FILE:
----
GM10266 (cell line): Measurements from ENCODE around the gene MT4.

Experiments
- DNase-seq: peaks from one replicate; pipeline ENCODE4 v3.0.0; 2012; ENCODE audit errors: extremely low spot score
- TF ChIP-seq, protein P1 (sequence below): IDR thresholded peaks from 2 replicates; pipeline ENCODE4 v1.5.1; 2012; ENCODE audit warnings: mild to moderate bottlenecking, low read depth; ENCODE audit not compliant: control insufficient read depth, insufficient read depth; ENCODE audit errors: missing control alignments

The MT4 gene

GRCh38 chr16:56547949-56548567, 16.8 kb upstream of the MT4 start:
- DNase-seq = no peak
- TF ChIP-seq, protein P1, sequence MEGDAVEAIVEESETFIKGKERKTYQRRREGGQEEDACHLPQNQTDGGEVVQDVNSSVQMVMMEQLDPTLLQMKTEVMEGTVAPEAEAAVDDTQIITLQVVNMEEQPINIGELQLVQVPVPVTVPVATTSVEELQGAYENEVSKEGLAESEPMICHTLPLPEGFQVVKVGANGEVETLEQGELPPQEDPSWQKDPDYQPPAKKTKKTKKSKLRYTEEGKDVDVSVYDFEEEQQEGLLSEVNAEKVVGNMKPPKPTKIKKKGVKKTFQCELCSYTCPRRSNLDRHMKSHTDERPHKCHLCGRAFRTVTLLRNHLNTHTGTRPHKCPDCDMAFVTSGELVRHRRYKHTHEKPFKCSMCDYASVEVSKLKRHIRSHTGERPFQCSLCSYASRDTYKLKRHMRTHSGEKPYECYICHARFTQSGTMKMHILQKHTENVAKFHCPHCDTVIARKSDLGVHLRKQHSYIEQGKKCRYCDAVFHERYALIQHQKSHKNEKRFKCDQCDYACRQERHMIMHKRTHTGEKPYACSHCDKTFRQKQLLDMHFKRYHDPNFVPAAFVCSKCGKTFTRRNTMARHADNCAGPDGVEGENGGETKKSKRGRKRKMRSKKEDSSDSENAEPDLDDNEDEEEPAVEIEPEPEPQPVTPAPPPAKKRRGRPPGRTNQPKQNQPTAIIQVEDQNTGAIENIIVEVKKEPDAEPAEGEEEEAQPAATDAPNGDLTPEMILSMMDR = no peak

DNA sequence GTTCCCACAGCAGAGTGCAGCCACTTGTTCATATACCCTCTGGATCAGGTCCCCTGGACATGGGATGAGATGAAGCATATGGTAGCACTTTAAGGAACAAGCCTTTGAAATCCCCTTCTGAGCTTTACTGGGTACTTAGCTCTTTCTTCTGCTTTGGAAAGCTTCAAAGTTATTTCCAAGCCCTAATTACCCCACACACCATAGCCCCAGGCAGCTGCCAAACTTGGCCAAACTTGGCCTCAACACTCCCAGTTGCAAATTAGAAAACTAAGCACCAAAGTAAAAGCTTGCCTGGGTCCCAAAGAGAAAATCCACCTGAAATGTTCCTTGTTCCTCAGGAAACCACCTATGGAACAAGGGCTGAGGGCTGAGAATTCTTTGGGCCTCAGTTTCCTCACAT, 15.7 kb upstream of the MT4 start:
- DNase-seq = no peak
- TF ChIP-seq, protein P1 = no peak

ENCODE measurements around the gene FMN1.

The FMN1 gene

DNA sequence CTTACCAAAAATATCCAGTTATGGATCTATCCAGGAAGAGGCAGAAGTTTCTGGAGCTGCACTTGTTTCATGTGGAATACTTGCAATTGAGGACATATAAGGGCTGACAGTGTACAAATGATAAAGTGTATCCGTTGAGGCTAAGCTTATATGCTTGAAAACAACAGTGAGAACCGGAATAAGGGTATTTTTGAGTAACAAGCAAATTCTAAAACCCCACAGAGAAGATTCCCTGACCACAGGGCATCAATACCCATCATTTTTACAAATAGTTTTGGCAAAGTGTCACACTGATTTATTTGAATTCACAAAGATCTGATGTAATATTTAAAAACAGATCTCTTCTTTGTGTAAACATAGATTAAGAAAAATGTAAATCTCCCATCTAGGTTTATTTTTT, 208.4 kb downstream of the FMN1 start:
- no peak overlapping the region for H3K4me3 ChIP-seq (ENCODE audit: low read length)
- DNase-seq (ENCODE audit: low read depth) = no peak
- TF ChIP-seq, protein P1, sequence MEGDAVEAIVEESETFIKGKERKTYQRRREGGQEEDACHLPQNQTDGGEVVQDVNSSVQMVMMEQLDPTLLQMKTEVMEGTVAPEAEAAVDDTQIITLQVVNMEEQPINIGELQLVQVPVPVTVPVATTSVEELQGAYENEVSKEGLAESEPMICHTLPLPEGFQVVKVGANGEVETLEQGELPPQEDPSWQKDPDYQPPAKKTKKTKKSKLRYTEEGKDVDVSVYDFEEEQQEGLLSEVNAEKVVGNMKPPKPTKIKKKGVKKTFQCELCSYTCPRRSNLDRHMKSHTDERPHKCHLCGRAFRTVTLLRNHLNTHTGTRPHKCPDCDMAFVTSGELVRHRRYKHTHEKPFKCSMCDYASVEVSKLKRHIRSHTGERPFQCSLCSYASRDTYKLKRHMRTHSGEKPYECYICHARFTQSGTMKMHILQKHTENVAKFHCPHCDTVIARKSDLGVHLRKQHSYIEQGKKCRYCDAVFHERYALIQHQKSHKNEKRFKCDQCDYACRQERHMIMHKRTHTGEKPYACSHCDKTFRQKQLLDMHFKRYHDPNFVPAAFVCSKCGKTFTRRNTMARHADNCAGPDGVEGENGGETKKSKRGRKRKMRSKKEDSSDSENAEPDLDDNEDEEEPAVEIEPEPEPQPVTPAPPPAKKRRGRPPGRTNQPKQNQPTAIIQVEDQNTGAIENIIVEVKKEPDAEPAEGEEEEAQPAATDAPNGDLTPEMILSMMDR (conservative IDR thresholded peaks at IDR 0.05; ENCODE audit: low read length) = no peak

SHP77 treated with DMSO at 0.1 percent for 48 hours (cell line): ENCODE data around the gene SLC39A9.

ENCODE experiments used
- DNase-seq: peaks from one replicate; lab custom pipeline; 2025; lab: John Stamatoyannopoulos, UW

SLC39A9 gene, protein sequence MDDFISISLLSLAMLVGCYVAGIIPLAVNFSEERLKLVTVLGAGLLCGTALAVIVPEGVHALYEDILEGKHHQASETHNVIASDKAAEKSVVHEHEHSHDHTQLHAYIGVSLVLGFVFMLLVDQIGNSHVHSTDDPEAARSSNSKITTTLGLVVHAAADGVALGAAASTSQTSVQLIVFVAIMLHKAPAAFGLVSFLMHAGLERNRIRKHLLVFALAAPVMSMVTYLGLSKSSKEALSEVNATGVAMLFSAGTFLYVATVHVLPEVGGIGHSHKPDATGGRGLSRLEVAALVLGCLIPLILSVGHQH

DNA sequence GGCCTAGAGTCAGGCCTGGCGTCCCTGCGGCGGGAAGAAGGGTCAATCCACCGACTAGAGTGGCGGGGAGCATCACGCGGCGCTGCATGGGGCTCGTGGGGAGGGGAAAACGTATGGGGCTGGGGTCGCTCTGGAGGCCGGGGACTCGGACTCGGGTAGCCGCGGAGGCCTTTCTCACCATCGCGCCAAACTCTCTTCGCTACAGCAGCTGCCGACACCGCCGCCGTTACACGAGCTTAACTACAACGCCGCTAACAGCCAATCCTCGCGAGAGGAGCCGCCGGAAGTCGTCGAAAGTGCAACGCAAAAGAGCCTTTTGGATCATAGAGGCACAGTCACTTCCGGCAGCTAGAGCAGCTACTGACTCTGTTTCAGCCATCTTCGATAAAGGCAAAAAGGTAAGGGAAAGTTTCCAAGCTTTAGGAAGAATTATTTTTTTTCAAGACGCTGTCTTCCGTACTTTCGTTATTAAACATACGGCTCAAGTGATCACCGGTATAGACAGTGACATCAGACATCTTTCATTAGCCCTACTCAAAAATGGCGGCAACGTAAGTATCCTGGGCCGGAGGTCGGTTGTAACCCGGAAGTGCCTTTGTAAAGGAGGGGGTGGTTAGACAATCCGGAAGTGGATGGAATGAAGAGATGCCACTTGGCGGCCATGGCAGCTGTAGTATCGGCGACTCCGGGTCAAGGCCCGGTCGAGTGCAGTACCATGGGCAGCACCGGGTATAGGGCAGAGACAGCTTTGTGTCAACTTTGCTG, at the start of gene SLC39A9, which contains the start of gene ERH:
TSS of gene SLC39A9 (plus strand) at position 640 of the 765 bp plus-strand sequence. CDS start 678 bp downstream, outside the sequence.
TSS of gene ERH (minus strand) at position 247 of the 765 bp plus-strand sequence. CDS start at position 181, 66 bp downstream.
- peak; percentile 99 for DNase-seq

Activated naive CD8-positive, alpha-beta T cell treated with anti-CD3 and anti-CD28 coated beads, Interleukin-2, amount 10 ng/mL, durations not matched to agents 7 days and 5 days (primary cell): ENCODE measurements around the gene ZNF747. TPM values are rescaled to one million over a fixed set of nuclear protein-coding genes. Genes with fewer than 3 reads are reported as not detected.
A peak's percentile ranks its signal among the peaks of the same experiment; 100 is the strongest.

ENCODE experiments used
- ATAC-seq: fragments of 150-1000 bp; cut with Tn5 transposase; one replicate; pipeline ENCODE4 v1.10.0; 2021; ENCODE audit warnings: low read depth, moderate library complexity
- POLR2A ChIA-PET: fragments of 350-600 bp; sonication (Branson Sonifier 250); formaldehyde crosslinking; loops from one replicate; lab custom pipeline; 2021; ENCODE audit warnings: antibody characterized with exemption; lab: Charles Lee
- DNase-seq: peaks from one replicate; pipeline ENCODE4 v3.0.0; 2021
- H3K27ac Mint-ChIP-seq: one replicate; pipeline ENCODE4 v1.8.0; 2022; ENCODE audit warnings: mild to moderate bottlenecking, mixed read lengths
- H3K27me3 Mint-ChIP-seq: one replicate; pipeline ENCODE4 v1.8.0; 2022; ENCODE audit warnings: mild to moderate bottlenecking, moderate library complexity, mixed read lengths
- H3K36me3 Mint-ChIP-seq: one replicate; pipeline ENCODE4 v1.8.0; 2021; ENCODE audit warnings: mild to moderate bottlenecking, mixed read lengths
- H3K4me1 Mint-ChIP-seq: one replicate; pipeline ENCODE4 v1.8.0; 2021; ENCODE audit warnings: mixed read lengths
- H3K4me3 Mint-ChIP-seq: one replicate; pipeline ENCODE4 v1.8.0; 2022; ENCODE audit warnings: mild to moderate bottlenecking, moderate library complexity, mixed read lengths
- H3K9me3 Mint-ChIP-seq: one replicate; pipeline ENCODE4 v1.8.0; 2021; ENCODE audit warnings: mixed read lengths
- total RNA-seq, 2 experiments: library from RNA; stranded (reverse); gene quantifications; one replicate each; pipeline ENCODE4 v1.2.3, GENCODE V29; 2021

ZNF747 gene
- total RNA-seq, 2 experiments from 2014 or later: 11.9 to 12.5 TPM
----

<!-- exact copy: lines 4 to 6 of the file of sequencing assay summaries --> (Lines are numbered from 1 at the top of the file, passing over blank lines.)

- TF ChIP-seq, protein P1 (sequence below): IDR thresholded peaks from 2 replicates; pipeline ENCODE4 v1.5.1; 2012; ENCODE audit warnings: mild to moderate bottlenecking, low read depth; ENCODE audit not compliant: control insufficient read depth, insufficient read depth; ENCODE audit errors: missing control alignments

The MT4 gene

GRCh38 chr16:56547949-56548567, 16.8 kb upstream of the MT4 start: